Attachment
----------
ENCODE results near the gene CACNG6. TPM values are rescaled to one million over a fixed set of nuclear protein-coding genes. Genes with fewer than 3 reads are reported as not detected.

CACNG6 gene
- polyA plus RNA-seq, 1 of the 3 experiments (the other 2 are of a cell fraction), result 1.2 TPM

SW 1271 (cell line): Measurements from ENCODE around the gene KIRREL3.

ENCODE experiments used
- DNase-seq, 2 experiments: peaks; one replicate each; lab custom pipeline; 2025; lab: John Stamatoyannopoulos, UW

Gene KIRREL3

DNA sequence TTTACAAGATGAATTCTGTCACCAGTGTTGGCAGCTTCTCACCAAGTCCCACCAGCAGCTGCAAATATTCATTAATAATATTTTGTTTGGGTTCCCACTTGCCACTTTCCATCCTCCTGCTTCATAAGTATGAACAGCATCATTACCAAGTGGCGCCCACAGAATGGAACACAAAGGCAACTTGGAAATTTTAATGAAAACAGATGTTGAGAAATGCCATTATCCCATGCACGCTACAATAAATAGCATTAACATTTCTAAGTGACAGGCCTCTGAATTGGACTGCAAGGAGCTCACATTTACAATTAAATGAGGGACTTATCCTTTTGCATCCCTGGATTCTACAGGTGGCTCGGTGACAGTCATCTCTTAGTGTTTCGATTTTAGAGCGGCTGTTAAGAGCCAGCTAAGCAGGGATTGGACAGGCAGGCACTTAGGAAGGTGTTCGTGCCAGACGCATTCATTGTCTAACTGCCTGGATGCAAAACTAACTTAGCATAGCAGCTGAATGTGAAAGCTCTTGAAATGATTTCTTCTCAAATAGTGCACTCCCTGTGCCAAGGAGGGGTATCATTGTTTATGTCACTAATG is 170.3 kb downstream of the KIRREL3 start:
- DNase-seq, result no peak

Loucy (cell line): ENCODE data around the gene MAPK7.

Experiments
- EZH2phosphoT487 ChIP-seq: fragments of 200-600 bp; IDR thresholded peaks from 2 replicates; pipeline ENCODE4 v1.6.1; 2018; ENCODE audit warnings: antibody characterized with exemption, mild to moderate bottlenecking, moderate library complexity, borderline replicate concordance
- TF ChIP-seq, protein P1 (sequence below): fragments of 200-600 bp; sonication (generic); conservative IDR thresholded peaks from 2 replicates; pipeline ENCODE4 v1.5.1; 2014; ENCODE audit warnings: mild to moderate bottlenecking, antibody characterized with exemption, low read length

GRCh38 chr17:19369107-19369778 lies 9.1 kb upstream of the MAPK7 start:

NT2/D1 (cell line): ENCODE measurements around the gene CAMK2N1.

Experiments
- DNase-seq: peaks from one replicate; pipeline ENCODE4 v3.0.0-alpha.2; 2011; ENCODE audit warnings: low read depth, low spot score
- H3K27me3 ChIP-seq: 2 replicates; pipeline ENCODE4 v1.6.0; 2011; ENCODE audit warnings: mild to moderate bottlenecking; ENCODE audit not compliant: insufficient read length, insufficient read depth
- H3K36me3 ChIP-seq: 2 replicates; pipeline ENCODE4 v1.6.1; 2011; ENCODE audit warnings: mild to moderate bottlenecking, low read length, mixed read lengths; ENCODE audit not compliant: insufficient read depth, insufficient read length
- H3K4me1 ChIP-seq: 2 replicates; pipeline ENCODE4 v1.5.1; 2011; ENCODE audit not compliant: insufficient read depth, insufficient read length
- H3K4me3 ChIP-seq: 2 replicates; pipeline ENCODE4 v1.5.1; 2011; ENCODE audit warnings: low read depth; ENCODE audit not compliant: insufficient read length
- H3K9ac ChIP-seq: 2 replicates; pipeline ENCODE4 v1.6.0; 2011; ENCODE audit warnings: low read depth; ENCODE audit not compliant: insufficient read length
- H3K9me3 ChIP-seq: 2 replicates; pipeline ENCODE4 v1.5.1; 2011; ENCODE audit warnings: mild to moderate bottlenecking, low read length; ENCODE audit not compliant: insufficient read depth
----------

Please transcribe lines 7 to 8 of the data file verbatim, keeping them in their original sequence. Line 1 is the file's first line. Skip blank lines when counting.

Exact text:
Gene KIRREL3

DNA sequence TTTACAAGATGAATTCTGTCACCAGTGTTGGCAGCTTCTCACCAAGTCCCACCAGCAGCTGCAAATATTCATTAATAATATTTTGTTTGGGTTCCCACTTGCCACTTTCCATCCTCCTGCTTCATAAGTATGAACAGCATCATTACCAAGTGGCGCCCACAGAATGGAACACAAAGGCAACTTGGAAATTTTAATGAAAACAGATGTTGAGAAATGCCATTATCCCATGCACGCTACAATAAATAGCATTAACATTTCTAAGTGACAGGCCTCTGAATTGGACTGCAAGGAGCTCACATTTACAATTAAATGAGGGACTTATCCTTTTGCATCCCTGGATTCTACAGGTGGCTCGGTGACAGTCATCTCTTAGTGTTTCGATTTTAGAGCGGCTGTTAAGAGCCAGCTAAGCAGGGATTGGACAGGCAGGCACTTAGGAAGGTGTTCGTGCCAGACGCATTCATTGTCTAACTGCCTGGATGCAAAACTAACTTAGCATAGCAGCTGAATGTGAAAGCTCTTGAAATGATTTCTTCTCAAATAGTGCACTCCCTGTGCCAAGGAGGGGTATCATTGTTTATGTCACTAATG is 170.3 kb downstream of the KIRREL3 start: